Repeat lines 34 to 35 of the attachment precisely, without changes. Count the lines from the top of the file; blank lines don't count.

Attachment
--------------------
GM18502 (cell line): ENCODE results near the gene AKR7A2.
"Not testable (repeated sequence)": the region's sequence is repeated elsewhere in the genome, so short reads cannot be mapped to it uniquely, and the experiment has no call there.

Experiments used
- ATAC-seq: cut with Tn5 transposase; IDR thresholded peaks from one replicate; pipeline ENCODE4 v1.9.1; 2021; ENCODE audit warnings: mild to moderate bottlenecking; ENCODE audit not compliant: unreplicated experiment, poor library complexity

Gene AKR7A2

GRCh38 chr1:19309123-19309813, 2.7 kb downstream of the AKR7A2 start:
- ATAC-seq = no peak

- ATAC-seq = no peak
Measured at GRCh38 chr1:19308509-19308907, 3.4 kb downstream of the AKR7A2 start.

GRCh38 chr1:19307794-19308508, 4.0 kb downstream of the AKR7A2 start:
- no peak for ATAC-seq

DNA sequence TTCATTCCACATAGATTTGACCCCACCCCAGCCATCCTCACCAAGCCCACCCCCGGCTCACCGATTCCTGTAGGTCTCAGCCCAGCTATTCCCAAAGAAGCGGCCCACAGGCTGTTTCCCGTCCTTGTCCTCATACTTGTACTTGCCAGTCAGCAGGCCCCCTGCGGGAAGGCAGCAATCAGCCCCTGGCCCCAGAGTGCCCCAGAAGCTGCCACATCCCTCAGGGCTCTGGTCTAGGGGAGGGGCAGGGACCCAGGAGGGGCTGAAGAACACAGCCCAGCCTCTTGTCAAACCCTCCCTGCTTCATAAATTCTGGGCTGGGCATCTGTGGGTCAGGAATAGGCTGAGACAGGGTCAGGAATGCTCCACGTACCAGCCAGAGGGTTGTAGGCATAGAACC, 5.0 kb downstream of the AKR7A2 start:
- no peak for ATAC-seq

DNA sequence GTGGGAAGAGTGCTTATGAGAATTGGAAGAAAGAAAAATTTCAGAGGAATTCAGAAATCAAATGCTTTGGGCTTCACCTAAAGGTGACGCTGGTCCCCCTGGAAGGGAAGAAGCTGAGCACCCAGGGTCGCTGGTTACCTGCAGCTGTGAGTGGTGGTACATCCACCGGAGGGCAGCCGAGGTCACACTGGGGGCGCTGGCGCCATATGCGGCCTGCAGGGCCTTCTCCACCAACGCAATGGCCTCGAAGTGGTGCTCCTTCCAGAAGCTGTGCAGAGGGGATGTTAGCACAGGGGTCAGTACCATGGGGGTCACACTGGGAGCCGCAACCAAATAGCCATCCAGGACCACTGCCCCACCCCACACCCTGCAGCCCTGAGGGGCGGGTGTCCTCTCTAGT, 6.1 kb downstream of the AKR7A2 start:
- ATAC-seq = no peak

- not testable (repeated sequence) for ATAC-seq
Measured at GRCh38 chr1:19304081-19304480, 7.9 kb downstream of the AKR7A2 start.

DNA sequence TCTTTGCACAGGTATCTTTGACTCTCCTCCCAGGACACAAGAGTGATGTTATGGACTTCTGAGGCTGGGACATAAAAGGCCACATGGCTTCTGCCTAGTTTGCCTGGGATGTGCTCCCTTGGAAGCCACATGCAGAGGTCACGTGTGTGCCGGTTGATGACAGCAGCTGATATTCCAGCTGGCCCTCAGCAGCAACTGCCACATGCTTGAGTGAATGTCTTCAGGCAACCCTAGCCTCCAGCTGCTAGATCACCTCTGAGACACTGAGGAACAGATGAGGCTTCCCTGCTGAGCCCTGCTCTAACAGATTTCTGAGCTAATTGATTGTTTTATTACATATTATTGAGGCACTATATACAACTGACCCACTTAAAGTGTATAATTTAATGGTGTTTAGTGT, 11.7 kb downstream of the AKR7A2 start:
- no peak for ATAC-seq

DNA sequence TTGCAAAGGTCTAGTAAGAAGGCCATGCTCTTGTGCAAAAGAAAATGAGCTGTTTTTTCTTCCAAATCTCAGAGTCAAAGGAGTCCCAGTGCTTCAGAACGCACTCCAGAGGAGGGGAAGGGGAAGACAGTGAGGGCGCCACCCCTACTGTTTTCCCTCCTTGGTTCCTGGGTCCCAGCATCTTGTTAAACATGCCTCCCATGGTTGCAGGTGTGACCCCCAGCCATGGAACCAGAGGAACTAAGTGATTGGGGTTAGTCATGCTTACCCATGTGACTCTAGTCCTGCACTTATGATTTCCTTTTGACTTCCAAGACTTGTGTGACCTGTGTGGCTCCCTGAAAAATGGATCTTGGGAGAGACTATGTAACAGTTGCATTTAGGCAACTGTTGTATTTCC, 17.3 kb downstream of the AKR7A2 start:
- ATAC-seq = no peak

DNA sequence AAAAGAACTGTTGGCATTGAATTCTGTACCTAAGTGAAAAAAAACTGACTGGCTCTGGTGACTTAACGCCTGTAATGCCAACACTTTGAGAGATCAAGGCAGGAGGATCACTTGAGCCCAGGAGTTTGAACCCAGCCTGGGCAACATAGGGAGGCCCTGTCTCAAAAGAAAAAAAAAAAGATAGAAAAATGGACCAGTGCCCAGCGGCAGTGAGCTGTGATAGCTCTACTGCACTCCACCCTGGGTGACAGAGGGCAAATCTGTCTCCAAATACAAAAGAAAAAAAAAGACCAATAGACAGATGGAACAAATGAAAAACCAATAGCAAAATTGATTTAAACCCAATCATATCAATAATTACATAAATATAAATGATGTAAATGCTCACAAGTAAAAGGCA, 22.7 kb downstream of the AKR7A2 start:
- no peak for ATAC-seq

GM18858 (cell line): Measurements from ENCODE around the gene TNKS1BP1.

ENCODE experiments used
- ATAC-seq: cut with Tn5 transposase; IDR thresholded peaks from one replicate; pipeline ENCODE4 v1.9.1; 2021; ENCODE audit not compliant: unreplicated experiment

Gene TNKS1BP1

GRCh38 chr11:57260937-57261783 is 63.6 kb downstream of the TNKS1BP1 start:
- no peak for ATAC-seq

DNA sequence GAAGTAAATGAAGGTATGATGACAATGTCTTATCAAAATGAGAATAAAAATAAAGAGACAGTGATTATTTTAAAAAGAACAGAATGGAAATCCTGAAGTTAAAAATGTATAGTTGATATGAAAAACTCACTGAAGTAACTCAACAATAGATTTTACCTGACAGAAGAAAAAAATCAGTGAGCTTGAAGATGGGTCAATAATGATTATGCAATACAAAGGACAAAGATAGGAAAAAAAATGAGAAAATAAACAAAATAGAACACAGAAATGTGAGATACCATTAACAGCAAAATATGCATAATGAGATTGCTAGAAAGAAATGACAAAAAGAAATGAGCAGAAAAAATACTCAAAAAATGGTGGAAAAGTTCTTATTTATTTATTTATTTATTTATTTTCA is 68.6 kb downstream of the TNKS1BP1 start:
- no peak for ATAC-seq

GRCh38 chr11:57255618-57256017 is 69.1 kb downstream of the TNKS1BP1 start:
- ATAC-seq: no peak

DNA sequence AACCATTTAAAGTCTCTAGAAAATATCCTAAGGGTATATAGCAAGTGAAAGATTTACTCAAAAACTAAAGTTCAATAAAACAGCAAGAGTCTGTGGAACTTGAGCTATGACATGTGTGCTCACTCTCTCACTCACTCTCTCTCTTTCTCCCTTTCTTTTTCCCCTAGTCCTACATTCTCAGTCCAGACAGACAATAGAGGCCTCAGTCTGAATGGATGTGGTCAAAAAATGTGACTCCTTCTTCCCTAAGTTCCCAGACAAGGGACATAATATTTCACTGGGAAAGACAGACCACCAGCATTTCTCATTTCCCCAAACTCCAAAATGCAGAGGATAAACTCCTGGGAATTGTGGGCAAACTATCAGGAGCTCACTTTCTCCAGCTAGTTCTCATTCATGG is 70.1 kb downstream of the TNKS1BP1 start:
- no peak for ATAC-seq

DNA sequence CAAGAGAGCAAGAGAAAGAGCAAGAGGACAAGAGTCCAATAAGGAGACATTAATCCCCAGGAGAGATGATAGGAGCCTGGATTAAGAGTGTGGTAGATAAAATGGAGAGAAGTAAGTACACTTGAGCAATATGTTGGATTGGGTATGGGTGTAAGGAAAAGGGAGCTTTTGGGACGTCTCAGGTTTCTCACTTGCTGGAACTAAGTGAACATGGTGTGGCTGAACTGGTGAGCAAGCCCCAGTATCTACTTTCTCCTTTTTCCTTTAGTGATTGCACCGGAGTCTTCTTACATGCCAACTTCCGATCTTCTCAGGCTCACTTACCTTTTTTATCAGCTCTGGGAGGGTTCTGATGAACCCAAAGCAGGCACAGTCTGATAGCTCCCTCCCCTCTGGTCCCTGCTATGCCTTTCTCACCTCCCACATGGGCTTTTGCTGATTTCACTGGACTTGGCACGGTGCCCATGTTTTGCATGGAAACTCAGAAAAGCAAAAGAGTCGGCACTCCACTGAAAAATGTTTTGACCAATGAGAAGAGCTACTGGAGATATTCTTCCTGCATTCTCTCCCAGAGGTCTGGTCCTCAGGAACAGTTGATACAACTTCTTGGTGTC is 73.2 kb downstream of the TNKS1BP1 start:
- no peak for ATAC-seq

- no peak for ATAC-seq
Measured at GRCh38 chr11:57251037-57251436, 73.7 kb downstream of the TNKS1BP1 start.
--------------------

DNA sequence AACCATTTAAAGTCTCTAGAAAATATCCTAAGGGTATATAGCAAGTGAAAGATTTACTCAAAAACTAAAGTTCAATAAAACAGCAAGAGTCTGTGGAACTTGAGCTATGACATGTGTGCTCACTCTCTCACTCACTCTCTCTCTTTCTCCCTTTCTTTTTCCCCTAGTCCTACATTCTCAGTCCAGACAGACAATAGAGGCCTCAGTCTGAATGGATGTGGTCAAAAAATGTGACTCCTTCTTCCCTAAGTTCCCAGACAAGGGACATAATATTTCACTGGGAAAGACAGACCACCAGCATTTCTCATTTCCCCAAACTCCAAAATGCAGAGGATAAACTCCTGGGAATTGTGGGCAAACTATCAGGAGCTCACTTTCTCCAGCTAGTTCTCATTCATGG is 70.1 kb downstream of the TNKS1BP1 start:
- no peak for ATAC-seq